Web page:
The African National Congress is starting its “dispute resolution process” in a bid to address the a.
BEING a former teacher myself, education remains one of the subjects close to my heart.
This is one reason why I empathise with the challenges faced by the various ministers who are responsible for turning the country's education around.
A recent chat I had with a friend really brought to the fore the mammoth task they are charged with. It is common knowledge that South African scholars, especially black scholars, fall short when it comes to critical subjects such as mathematics and science.
The talk with my friend actually opened my eyes to the fact that one of the reasons that such a situation prevails is because of the attitude children have towards a subject like maths.
My friend - who teaches maths at one of those schools in the backwaters of Limpopo - told me that, as is usually the case, there are very few pupils studying the subject.
What really floored him was when one of the few pupils who was good at the subject announced that he wanted to drop pure maths and do maths literacy.
When asked why, the pupil said: "Because I do not want to be a doctor."
The pupil said he did not see any reason why he should continue "torturing" himself by learning such a difficult subject, for which he would have no use.
My friend went on to explain to the young man that there were many other career opportunities if he did well in mathematics.
These included being an engineer, an industrial designer, a quantity surveyor or even an accountant.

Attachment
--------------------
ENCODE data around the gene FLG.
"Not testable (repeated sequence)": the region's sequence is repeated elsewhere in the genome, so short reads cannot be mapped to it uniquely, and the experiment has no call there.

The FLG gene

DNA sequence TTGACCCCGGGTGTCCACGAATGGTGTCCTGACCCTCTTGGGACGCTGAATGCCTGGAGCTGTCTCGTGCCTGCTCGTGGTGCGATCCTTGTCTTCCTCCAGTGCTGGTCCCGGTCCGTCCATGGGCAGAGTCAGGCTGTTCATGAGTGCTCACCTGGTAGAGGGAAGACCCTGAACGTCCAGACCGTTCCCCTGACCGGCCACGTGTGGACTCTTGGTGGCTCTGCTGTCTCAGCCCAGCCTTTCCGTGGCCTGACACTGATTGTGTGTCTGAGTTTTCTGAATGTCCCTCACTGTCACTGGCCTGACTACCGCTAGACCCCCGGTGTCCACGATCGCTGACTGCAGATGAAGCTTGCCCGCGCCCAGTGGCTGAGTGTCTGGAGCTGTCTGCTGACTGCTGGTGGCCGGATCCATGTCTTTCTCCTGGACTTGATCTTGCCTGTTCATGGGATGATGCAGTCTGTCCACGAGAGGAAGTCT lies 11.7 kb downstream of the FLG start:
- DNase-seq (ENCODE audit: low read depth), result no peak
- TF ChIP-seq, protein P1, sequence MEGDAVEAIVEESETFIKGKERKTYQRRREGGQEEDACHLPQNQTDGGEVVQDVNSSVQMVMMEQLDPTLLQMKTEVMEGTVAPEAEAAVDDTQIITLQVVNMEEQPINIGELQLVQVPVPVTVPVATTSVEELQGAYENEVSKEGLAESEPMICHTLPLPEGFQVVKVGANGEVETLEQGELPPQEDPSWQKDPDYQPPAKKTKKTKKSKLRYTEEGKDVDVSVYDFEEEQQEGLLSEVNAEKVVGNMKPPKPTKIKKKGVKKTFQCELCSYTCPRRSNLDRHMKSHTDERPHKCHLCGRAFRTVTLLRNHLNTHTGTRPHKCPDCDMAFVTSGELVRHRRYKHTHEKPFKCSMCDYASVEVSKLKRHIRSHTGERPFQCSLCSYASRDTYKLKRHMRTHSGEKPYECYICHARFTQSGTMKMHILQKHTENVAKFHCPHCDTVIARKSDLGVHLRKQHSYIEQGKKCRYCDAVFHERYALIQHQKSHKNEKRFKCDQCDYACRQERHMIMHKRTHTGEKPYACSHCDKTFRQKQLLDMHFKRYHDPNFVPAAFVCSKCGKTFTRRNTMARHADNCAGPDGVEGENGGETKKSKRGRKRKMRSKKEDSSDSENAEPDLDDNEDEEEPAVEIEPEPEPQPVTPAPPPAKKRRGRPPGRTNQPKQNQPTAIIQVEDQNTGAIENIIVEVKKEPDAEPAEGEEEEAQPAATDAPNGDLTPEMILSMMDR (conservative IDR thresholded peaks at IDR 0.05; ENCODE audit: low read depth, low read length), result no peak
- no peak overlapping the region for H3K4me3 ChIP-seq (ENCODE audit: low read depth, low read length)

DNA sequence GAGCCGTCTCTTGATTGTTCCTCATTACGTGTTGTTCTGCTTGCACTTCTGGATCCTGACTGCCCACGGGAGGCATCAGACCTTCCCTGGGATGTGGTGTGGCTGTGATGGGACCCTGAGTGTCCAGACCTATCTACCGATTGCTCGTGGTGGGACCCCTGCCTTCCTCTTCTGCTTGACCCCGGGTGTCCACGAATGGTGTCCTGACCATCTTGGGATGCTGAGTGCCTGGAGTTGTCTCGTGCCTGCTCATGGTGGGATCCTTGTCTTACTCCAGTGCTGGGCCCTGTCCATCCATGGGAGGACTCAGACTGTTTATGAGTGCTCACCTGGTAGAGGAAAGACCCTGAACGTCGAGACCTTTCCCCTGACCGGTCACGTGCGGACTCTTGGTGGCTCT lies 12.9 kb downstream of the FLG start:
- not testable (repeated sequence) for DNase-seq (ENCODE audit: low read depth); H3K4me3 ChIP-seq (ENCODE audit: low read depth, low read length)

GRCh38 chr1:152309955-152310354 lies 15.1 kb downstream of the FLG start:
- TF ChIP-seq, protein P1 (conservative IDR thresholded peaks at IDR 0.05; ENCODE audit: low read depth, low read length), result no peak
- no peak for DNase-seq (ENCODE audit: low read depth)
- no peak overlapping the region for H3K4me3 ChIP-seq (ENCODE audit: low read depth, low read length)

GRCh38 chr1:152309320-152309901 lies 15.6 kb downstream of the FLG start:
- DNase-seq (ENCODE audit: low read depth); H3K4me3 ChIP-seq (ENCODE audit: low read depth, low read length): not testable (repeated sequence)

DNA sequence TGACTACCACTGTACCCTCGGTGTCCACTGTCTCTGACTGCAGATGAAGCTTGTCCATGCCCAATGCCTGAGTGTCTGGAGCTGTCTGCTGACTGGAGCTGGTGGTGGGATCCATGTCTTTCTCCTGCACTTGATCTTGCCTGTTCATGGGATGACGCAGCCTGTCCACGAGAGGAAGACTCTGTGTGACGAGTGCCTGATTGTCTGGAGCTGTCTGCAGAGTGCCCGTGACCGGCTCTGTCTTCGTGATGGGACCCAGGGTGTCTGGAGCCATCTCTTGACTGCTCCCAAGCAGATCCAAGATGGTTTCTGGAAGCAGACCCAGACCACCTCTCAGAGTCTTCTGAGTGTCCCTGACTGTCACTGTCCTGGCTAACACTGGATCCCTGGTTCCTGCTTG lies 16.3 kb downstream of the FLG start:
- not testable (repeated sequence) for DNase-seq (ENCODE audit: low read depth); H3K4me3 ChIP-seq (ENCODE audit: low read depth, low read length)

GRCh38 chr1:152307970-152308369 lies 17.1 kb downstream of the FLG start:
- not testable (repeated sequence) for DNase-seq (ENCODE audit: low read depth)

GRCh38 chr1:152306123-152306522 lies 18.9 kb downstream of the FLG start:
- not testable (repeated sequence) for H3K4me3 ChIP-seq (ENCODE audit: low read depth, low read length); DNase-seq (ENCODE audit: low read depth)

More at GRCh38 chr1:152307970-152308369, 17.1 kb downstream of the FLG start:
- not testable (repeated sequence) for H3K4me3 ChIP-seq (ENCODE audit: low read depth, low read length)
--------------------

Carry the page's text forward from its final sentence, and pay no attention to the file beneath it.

He explained what all the mentioned professionals do and how specialised their skills are.
The pupil was obviously not impressed with my friend's attempt at career guidance. A week later the boy dropped out of the maths class.
This case highlights two other things. First, the importance of career guidance in schools, and second, the need to work on the mindset of pupils when it comes to subjects such as maths and science.
Unfortunately, this attitude extends from or is even transmitted by some of our teachers. This is the notion that maths is difficult and that black children, especially, are not cut out for the subject.
Anyone who saw the movie Stand and Deliver starring Edward James Olmos will know how unfounded and self-defeating such an attitude is.
The 1988 film dramatises the work of Jaime Escalante, a dedicated mathematics teacher who leaves his steady job to join Garfield High School in Los Angeles county in California, determined to change the system and challenge the students to a higher level of achievement.
Garfield High was a rowdy school where very little teaching and learning took place - where violence by both pupils and school officials was the order of the day.
While Escalante teaches maths 1A (basic arithmetic), he realises that his pupils can progress, so he decides to teach them calculus.
Escalante develops a programme in which his pupils can rise to take AP (advanced placement) calculus by their senior year. The challenge is that Escalante does his work in an environment where pupils are faced with poverty, high crime, drug abuse and teenage pregnancy.
With Escalante to help them, the young people soon find the courage to distance themselves from society's expectations of failure and rise to the standard that Escalante knows they can achieve.
What the film tells us is that pupils, given the necessary support, can rise above all the expectations of failure cast upon them.
This is the small contribution that all stakeholders in the education of this nation's children can make to assist the likes of Higher Education Minister Blade Nzimande in achieving their dream of transforming our education system.